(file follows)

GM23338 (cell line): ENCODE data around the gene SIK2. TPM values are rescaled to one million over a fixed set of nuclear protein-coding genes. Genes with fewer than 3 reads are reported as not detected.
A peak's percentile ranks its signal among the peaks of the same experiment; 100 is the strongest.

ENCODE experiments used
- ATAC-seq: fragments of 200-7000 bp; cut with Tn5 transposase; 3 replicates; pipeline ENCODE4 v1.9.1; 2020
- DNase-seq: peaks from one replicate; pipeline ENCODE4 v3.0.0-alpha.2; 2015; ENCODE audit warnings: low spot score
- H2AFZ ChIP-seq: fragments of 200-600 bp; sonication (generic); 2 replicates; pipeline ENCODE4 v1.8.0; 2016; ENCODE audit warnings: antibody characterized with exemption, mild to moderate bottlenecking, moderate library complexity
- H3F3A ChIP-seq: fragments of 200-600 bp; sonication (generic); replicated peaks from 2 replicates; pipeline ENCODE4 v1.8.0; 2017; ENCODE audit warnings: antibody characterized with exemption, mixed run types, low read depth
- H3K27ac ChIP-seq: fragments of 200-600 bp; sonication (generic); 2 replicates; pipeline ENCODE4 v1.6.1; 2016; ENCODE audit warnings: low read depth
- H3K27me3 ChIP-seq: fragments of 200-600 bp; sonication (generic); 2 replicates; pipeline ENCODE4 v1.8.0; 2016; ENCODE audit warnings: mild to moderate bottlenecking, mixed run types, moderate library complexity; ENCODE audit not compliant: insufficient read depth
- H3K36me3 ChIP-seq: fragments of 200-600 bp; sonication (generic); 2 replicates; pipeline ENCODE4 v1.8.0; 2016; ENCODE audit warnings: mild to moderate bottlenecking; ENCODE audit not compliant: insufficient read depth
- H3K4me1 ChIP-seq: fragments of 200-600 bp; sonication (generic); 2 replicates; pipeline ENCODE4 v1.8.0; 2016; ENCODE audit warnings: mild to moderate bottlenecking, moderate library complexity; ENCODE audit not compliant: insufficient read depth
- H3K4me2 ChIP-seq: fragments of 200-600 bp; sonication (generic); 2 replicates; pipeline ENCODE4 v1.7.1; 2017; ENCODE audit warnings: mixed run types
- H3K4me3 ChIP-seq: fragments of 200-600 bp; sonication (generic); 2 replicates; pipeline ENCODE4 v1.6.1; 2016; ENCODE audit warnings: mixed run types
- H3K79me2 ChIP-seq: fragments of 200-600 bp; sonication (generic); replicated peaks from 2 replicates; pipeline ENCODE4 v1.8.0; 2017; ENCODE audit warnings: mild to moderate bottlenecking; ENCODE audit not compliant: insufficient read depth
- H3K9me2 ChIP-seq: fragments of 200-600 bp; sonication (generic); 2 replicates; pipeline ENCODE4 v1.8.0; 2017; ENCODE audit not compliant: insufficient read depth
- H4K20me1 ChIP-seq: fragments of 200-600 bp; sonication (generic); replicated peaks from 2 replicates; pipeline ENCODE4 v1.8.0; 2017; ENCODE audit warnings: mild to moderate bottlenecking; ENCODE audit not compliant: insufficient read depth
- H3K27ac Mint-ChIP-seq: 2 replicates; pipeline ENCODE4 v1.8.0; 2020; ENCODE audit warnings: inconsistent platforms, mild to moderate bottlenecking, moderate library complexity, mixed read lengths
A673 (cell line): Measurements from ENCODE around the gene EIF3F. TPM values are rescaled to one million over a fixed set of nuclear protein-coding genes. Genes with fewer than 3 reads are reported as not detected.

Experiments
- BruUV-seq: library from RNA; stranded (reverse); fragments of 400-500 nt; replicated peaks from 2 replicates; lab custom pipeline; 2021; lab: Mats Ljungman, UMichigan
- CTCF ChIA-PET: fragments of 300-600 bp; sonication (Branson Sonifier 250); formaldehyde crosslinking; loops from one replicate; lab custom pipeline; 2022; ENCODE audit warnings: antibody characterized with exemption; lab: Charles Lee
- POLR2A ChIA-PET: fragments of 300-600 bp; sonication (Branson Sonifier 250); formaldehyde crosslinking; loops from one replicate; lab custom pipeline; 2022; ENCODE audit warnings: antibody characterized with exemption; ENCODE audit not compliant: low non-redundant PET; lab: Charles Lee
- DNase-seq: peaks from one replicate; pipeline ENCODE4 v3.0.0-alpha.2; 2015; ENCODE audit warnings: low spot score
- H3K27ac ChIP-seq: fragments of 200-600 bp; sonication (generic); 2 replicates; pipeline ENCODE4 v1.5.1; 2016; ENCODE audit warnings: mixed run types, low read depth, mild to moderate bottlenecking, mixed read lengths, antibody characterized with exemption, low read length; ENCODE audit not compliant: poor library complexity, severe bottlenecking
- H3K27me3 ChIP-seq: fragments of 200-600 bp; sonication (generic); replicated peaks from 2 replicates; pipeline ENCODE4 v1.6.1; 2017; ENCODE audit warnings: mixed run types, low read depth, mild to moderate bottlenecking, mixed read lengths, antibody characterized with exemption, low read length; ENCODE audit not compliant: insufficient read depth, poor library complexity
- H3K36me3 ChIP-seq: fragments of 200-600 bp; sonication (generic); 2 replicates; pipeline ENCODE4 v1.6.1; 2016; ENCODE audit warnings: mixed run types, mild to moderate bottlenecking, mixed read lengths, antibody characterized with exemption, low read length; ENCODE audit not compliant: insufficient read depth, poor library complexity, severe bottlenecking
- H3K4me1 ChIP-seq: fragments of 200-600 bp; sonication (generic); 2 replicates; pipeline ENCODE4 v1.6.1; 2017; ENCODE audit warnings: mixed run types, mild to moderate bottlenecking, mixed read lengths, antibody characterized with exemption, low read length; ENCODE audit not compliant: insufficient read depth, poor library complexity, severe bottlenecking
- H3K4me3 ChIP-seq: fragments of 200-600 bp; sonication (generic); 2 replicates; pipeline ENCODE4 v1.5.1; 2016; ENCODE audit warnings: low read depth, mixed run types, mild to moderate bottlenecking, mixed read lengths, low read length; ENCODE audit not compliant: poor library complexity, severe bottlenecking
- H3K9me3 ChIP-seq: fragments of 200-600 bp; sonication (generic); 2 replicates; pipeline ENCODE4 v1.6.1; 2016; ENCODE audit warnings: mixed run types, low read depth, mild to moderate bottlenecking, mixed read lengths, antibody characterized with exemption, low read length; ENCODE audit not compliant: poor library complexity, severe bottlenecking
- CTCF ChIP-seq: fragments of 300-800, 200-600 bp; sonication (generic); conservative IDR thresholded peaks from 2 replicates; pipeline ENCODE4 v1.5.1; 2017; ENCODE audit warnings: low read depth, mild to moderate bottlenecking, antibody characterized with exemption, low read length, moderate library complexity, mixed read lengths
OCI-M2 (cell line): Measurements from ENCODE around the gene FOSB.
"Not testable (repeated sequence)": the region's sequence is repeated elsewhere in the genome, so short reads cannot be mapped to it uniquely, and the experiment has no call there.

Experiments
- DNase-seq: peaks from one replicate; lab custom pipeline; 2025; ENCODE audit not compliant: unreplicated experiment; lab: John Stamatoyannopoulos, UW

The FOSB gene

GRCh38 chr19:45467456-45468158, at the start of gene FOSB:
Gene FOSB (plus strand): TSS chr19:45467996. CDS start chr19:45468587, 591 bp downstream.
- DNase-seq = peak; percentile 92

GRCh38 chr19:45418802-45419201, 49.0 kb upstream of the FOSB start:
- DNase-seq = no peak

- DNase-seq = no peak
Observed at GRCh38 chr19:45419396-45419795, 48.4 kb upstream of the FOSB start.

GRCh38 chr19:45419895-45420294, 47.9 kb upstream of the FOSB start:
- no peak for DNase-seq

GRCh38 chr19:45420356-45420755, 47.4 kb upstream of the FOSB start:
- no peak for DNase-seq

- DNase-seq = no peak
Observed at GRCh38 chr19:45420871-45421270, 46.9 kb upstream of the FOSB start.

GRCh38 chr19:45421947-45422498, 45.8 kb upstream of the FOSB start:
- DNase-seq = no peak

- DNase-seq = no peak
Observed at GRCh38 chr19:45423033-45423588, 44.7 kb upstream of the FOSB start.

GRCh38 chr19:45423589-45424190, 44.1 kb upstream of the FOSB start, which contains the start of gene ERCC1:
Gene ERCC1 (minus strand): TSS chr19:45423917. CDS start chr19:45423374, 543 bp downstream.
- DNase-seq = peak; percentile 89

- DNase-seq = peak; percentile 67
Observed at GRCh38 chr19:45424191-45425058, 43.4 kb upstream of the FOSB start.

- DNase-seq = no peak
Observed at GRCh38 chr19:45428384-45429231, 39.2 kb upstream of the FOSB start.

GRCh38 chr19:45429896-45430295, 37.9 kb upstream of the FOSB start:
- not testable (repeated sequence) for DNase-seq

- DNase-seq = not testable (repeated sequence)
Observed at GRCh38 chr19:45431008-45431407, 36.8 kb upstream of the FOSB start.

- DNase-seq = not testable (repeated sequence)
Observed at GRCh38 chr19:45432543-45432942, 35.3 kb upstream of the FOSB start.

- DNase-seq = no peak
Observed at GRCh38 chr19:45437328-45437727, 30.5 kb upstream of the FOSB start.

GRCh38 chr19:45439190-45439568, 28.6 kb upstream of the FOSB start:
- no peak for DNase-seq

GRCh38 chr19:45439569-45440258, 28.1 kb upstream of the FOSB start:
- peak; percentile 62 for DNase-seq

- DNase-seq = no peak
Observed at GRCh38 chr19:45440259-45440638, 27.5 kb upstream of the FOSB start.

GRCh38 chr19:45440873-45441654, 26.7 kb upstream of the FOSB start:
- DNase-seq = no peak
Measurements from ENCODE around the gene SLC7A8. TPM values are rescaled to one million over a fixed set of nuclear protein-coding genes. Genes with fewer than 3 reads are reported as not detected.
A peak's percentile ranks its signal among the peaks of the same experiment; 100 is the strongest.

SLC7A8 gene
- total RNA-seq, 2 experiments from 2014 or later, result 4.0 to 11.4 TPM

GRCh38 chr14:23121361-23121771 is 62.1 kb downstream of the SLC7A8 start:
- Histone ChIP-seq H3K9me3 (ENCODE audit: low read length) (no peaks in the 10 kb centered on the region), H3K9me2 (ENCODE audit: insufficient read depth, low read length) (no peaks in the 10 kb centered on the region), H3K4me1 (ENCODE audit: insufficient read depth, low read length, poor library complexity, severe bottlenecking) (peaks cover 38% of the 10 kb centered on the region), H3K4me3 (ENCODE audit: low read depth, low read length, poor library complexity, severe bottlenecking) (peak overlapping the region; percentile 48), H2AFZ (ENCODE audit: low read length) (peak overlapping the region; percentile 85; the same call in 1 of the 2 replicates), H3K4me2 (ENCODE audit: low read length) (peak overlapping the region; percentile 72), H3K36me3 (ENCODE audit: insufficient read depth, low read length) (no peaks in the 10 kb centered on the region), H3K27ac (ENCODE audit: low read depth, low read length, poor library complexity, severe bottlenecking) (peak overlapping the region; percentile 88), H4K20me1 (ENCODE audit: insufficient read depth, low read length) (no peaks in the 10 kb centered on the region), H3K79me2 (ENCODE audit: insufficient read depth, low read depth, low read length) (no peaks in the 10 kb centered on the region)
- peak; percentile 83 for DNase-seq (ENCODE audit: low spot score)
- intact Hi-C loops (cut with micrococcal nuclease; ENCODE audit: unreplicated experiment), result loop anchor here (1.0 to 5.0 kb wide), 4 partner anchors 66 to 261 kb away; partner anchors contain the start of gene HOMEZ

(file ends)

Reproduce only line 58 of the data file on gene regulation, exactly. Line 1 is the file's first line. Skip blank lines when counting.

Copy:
- DNase-seq = no peak